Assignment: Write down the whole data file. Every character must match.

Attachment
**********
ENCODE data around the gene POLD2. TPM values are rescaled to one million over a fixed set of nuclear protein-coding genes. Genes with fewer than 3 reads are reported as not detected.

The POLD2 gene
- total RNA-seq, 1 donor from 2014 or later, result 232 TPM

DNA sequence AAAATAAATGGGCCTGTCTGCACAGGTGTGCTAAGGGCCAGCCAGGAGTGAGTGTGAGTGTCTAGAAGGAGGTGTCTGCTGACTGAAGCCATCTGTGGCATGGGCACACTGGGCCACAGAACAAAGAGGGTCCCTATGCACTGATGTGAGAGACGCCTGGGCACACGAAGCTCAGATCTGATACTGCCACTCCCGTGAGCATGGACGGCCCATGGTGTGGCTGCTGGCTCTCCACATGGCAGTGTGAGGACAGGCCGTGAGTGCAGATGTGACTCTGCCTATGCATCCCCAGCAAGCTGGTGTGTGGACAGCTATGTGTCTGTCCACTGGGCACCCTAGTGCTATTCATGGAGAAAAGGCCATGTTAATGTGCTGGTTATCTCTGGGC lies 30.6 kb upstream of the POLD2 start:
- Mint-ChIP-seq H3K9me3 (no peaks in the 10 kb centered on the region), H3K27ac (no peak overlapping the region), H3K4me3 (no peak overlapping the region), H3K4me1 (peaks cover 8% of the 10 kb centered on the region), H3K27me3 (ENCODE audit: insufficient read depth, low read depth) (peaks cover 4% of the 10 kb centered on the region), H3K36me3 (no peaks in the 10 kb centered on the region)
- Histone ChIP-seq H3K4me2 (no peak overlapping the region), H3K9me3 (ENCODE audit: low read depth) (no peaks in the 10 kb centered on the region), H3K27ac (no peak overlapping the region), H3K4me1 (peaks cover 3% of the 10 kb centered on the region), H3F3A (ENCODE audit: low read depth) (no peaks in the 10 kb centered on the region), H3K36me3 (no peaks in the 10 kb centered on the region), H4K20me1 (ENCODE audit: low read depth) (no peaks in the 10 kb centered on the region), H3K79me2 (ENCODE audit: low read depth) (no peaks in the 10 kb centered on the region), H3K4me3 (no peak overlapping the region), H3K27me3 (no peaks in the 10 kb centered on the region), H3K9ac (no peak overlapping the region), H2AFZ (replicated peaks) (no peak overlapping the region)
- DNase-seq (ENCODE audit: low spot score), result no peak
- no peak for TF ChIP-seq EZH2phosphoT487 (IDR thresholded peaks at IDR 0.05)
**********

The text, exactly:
ENCODE data around the gene POLD2. TPM values are rescaled to one million over a fixed set of nuclear protein-coding genes. Genes with fewer than 3 reads are reported as not detected.

The POLD2 gene
- total RNA-seq, 1 donor from 2014 or later, result 232 TPM

DNA sequence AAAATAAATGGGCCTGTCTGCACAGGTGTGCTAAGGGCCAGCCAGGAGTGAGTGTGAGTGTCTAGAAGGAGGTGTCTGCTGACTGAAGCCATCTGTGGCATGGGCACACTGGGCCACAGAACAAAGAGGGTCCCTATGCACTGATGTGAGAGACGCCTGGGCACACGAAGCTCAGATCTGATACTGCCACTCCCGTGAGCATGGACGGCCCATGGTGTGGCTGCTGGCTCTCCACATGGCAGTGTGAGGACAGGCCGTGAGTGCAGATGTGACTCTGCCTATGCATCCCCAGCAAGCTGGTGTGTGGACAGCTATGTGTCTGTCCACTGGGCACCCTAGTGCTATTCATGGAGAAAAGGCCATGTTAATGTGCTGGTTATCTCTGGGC lies 30.6 kb upstream of the POLD2 start:
- Mint-ChIP-seq H3K9me3 (no peaks in the 10 kb centered on the region), H3K27ac (no peak overlapping the region), H3K4me3 (no peak overlapping the region), H3K4me1 (peaks cover 8% of the 10 kb centered on the region), H3K27me3 (ENCODE audit: insufficient read depth, low read depth) (peaks cover 4% of the 10 kb centered on the region), H3K36me3 (no peaks in the 10 kb centered on the region)
- Histone ChIP-seq H3K4me2 (no peak overlapping the region), H3K9me3 (ENCODE audit: low read depth) (no peaks in the 10 kb centered on the region), H3K27ac (no peak overlapping the region), H3K4me1 (peaks cover 3% of the 10 kb centered on the region), H3F3A (ENCODE audit: low read depth) (no peaks in the 10 kb centered on the region), H3K36me3 (no peaks in the 10 kb centered on the region), H4K20me1 (ENCODE audit: low read depth) (no peaks in the 10 kb centered on the region), H3K79me2 (ENCODE audit: low read depth) (no peaks in the 10 kb centered on the region), H3K4me3 (no peak overlapping the region), H3K27me3 (no peaks in the 10 kb centered on the region), H3K9ac (no peak overlapping the region), H2AFZ (replicated peaks) (no peak overlapping the region)
- DNase-seq (ENCODE audit: low spot score), result no peak
- no peak for TF ChIP-seq EZH2phosphoT487 (IDR thresholded peaks at IDR 0.05)